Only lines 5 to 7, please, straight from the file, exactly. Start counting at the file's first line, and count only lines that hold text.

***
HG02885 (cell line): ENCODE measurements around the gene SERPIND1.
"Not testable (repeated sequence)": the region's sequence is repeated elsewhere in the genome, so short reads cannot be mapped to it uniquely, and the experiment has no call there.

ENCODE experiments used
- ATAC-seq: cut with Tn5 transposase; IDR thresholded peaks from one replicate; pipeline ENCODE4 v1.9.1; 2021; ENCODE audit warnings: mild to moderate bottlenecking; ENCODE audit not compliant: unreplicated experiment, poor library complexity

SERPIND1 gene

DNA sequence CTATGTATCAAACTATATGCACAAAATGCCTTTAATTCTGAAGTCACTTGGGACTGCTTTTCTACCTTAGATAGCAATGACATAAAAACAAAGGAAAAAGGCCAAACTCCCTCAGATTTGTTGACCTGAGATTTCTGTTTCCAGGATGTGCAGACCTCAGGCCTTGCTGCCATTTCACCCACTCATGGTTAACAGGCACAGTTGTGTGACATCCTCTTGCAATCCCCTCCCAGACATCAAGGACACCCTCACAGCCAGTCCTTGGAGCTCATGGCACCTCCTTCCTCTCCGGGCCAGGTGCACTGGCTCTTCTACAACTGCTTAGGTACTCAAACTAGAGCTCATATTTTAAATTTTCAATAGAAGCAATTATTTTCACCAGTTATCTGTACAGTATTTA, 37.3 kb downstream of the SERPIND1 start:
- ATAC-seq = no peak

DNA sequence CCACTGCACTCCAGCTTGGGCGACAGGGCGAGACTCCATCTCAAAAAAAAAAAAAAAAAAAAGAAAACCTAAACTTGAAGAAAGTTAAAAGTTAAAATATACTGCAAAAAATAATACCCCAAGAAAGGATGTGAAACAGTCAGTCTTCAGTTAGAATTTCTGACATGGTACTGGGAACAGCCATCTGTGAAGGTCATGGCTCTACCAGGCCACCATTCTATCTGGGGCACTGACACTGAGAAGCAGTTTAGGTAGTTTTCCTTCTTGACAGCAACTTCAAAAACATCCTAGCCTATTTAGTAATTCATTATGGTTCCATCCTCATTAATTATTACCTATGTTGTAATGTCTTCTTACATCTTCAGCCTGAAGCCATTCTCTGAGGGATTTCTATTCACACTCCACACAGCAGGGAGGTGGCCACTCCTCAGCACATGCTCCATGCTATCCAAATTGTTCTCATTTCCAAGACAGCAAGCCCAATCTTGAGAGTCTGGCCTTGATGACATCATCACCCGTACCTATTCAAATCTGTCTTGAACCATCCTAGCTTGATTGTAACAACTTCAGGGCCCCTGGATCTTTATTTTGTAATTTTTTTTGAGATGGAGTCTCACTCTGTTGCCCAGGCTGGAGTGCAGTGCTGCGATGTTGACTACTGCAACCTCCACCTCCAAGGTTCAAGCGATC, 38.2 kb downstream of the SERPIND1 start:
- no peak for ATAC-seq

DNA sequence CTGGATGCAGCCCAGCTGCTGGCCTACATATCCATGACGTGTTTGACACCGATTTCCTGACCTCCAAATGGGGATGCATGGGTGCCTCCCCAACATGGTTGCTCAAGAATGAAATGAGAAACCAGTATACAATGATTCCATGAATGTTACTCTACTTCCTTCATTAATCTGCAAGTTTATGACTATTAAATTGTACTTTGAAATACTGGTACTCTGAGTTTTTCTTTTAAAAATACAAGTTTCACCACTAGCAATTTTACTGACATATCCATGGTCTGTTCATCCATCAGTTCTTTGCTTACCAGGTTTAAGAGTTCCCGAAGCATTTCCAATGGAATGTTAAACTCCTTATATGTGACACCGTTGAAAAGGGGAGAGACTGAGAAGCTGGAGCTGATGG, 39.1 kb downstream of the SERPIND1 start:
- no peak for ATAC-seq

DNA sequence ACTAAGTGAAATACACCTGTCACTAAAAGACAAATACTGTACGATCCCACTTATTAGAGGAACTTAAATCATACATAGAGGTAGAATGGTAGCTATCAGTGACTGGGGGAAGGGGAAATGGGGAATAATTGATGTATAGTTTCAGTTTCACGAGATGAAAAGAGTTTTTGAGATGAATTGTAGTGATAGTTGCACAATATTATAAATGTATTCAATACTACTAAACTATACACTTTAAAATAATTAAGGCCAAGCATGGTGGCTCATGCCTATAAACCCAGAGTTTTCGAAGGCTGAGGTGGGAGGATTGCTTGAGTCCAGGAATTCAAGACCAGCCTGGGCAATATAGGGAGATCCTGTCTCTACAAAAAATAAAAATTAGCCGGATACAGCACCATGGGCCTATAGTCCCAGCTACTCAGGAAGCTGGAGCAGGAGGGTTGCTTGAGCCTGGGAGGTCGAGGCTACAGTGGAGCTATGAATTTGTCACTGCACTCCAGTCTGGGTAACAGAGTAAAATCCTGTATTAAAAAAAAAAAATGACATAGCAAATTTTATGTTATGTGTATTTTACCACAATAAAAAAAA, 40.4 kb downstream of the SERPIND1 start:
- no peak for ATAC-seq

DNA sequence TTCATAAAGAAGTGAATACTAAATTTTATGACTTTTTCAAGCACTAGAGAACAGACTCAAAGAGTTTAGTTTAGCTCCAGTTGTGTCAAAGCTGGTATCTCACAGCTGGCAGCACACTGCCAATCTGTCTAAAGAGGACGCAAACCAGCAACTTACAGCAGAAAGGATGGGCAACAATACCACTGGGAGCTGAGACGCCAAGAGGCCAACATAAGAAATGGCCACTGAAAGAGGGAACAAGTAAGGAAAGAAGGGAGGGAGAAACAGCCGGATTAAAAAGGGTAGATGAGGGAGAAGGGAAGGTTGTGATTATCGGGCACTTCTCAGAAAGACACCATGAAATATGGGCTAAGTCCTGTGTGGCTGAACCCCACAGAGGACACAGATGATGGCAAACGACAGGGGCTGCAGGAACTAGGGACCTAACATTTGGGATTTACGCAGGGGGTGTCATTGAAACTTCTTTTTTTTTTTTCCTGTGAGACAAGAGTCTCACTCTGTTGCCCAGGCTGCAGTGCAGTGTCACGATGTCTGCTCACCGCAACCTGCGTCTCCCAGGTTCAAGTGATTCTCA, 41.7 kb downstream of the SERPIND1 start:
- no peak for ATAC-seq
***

SERPIND1 gene

DNA sequence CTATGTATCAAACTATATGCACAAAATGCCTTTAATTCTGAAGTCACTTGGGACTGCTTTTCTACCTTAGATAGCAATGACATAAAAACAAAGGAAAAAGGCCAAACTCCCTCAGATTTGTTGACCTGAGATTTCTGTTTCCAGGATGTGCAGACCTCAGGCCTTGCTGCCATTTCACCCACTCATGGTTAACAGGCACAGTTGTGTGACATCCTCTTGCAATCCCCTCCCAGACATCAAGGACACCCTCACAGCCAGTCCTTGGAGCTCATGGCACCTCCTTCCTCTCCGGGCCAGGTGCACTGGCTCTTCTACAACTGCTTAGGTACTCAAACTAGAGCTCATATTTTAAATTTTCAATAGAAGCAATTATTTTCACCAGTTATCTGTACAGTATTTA, 37.3 kb downstream of the SERPIND1 start:
- ATAC-seq = no peak